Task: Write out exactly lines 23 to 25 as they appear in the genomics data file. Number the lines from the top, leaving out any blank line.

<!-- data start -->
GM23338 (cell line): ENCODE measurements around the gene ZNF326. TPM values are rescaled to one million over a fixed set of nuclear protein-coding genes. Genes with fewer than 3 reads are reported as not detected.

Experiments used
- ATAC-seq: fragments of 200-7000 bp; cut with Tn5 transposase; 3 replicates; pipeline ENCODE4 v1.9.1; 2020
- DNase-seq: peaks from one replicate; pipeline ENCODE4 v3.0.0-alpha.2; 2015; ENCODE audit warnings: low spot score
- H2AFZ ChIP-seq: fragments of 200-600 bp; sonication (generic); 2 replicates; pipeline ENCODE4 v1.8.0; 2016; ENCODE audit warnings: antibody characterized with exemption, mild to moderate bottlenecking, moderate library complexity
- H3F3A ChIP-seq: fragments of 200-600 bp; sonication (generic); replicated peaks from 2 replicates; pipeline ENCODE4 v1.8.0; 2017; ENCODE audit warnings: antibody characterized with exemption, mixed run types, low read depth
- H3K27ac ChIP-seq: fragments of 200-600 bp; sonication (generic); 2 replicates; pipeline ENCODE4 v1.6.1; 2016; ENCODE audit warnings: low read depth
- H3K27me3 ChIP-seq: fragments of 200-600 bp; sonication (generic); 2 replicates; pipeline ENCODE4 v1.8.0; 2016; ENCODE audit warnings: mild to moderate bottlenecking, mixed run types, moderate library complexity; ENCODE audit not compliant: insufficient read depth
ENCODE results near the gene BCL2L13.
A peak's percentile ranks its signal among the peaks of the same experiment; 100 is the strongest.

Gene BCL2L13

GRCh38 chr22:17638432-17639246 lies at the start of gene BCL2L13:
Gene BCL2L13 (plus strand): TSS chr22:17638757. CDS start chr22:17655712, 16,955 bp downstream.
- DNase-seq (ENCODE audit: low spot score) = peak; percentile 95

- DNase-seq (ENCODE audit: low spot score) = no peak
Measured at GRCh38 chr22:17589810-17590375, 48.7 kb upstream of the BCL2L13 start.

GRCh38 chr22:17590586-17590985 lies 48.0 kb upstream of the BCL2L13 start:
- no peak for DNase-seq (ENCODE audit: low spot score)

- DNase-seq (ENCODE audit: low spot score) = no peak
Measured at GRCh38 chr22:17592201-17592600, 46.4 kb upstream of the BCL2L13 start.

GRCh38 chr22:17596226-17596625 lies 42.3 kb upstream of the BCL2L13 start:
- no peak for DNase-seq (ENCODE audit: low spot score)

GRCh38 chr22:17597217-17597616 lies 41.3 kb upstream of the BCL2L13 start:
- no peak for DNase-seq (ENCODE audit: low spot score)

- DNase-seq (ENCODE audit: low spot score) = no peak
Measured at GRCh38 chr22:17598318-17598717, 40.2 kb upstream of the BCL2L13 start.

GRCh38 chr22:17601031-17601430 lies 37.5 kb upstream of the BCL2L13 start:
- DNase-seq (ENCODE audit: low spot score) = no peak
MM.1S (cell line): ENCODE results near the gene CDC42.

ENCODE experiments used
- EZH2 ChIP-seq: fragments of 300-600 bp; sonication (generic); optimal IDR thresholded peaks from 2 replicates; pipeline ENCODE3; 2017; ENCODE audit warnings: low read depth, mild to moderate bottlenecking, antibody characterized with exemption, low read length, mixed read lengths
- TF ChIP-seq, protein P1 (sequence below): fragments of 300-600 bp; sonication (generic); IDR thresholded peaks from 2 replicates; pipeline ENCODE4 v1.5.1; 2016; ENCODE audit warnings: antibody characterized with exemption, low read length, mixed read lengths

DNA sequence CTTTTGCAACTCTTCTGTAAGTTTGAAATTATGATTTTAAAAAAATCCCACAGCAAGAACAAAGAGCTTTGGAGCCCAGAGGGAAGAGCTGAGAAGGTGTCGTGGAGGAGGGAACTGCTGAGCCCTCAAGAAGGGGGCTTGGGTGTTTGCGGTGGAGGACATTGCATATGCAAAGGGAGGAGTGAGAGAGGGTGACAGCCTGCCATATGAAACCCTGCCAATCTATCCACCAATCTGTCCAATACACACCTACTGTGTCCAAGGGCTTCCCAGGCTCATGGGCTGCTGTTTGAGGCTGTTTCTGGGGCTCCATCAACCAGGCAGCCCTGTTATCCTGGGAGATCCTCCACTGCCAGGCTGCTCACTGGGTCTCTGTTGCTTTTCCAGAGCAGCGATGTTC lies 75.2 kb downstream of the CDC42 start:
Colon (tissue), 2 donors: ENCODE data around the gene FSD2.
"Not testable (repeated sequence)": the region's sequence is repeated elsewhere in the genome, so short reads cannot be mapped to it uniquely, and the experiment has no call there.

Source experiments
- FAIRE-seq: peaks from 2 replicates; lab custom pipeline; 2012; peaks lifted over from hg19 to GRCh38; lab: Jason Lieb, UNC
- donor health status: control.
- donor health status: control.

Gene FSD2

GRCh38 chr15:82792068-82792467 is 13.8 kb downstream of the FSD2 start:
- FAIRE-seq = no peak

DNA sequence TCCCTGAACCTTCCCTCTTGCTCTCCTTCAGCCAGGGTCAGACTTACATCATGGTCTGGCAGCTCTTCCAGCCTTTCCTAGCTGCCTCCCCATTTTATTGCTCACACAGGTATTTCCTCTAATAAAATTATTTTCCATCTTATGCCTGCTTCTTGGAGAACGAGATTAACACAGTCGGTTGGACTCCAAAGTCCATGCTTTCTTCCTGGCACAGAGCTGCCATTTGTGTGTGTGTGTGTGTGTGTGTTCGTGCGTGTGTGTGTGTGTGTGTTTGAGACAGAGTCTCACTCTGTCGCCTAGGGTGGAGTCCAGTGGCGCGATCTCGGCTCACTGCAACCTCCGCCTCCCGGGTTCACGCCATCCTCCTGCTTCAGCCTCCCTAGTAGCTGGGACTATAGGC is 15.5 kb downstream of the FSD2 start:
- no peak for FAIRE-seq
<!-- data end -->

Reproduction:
GRCh38 chr22:17597217-17597616 lies 41.3 kb upstream of the BCL2L13 start:
- no peak for DNase-seq (ENCODE audit: low spot score)

- DNase-seq (ENCODE audit: low spot score) = no peak